Testimony from a court-appointed guardian corroborated the notion that she “admittedly has a more rigid personality,” but the court noted that this was not unnatural for a first-time mother, nor was it necessarily a bad thing.

The court said she “is dedicated to the child’s best interest, from his nutrition and health care to his day care, schooling and personal safety.”

The appellate justices added that a “custodial parent is not required to exhaust all employment opportunities in Illinois before seeking employment out of state.”

And although the husband was more laid-back in his parenting style, the court said that had translated to ambivalence at times and the trial court’s decision to grant him custody if the mother did not return to Ohio would be against the child’s best interests.

Additionally, both parties agreed that the child was thriving at his home in Ohio.

“He is living in a good home with a number of nearby amenities including parks, a community swimming pool, high-quality schools and homes with younger children,” the court wrote.

“(The mother) has extended family in Ohio as well and her parents are trying to sell their home in Maryville so they can move to Ohio and be closer to their grandchild.”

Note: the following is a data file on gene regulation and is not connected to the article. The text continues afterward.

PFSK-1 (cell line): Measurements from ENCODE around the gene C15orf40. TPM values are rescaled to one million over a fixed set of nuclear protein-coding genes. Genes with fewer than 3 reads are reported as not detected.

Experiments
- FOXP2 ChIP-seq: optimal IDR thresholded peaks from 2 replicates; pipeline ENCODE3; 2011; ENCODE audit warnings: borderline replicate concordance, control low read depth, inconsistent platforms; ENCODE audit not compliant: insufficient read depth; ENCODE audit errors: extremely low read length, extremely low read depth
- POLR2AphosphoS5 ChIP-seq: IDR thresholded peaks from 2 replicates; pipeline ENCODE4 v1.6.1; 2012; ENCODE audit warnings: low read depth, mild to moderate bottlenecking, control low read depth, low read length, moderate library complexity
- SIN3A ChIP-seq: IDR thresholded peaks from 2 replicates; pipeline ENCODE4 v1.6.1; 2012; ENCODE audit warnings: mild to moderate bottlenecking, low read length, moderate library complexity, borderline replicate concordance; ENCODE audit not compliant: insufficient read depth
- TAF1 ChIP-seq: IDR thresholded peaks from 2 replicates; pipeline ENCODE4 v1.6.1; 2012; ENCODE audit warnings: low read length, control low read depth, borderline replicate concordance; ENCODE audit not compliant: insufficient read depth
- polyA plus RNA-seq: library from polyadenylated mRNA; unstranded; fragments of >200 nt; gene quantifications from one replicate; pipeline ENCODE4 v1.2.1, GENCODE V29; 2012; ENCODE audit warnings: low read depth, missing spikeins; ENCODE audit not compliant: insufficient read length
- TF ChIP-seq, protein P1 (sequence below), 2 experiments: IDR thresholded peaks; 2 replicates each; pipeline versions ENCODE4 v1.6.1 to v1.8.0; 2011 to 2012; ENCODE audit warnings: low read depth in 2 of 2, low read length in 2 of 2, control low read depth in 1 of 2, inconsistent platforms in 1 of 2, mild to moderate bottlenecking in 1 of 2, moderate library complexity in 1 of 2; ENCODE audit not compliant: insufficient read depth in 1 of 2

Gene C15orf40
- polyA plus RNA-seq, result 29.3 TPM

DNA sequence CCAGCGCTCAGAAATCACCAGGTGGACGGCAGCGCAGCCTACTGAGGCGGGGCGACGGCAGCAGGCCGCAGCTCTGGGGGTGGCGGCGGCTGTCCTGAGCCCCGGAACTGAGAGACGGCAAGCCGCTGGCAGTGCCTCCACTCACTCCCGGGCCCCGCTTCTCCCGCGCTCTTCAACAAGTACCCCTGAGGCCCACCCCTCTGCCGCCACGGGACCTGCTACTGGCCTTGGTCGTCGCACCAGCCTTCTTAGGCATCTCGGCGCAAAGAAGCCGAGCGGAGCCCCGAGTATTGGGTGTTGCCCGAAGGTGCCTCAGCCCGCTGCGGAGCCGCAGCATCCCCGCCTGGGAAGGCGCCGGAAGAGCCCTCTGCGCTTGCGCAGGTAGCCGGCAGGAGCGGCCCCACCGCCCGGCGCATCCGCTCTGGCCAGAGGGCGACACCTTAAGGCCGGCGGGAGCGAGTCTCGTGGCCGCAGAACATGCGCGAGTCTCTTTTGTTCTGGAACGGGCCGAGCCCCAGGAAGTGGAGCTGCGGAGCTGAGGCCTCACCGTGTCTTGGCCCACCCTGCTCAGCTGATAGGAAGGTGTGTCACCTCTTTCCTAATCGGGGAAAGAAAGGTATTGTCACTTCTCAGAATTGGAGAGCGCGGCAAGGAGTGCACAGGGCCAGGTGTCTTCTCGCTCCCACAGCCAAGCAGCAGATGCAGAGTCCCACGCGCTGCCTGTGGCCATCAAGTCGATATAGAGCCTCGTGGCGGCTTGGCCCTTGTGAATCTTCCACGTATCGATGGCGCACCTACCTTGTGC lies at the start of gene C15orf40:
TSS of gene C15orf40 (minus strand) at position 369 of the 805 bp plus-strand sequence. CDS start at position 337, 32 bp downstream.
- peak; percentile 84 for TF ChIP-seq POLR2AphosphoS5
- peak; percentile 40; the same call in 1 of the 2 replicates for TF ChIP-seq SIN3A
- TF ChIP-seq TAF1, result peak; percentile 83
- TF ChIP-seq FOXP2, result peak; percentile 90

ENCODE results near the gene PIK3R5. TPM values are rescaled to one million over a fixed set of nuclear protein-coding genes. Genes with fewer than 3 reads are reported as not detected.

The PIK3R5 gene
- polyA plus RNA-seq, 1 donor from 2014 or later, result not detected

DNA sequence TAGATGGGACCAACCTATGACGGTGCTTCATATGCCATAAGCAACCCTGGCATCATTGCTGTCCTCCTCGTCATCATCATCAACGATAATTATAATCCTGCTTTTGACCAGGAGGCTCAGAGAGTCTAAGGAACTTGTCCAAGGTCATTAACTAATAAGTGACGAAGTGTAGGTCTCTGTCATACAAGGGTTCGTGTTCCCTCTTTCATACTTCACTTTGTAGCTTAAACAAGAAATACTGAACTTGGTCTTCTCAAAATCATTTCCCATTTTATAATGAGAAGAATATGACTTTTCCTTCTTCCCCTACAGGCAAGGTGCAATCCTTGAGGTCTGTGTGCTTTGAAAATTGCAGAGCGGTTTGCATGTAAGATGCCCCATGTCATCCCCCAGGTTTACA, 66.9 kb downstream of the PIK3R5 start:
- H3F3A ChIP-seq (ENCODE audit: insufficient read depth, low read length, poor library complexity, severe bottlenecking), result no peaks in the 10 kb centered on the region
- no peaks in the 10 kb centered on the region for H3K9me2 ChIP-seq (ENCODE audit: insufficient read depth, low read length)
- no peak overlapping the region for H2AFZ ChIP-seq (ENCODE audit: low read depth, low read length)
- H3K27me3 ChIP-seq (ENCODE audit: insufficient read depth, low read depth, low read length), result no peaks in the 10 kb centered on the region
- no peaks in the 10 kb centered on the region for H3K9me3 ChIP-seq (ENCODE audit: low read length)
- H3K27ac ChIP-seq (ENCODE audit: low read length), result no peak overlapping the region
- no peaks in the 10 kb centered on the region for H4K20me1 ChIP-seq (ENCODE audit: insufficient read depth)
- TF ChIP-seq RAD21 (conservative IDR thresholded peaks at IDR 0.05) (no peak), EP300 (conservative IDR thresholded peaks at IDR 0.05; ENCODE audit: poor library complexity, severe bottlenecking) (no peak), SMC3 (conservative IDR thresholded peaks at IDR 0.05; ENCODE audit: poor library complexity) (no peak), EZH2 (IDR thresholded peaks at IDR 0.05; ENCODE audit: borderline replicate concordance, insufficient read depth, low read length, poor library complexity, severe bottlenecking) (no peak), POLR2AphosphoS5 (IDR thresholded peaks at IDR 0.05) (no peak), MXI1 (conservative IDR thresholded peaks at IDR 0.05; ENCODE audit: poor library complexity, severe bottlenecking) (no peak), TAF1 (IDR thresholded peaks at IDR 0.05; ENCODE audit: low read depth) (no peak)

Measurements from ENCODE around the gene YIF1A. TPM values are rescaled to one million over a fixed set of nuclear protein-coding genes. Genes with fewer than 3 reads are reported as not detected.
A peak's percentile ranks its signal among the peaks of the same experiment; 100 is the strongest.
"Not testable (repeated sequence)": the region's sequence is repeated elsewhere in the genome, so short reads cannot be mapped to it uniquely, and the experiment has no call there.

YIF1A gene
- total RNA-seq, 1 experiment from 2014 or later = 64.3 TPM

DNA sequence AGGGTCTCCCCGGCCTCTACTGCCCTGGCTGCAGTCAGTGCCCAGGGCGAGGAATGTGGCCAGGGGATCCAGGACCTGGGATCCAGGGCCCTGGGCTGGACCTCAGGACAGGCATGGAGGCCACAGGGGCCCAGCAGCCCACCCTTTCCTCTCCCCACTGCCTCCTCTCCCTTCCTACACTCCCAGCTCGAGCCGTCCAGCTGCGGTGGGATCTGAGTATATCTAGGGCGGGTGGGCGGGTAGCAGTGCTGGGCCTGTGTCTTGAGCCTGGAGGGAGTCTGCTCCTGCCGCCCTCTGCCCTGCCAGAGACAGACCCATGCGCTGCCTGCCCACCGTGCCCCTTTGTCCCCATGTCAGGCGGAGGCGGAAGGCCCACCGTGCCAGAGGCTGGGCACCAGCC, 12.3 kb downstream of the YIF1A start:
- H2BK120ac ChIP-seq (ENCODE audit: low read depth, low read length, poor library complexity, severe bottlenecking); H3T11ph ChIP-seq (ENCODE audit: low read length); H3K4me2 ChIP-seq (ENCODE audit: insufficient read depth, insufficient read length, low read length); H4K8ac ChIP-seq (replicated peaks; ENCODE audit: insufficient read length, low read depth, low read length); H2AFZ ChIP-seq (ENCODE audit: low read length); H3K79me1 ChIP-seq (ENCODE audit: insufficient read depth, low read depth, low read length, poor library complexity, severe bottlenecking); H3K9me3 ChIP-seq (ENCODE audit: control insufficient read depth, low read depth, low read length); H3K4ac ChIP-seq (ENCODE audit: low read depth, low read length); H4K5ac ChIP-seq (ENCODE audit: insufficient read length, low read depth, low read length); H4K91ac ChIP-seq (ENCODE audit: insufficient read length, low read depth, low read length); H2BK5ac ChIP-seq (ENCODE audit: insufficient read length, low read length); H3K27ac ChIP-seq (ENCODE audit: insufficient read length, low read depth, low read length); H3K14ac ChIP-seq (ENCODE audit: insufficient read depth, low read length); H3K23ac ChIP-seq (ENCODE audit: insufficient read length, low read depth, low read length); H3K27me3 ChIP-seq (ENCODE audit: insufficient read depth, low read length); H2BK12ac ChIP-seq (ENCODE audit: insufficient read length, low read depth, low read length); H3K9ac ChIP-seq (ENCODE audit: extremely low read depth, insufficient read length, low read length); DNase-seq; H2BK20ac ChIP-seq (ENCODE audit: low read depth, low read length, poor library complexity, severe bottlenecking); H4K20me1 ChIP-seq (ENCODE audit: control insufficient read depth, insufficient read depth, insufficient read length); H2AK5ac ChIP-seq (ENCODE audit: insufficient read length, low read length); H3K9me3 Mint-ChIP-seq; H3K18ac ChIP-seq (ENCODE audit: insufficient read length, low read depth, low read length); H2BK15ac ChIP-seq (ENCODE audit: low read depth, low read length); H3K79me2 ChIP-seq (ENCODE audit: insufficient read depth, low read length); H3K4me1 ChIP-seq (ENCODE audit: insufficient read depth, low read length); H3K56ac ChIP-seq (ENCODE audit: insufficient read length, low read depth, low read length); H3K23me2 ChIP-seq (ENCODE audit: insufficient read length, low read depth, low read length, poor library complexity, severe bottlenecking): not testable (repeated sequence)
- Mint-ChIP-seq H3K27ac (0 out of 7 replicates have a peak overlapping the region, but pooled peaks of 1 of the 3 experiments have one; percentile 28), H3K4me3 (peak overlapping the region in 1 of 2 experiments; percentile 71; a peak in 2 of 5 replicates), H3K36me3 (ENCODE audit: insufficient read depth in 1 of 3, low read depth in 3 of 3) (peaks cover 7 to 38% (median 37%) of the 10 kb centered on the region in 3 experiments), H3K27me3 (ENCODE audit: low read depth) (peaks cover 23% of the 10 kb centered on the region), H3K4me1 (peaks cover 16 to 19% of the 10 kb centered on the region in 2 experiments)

While granting joint custody to the couple and allowing the mother to retain primary physical custody of the child in Ohio, the court “regretfully” remanded the case back to the trial court on the sole issue of working out a visitation schedule.

It also ruled the father should pay the mother $2,000 he owed in credit card debt that was incurred during the marriage.

Barbara L. Sherer, owner of the Law Office of Barbara L. Sherer in Edwardsville, represented Katherine. She said she has a lot of respect for Beyers, the trial court judge in the case, but is pleased the appellate court overturned the ultimatum he gave her client.  “It’s essentially a Hobson’s choice for parents,” Sherer said. “You either come back” or lose custody.

Fighting a Motion to Vacate and Reenter a Foreclosure

staff_sherer4A client of mine was recently faced with an unusual twist in his residential foreclosure case. While the circumstances that took him into foreclosure may not be that unusual, a stroke of unlikely good luck for my client made this a very interesting battle to protect his credit.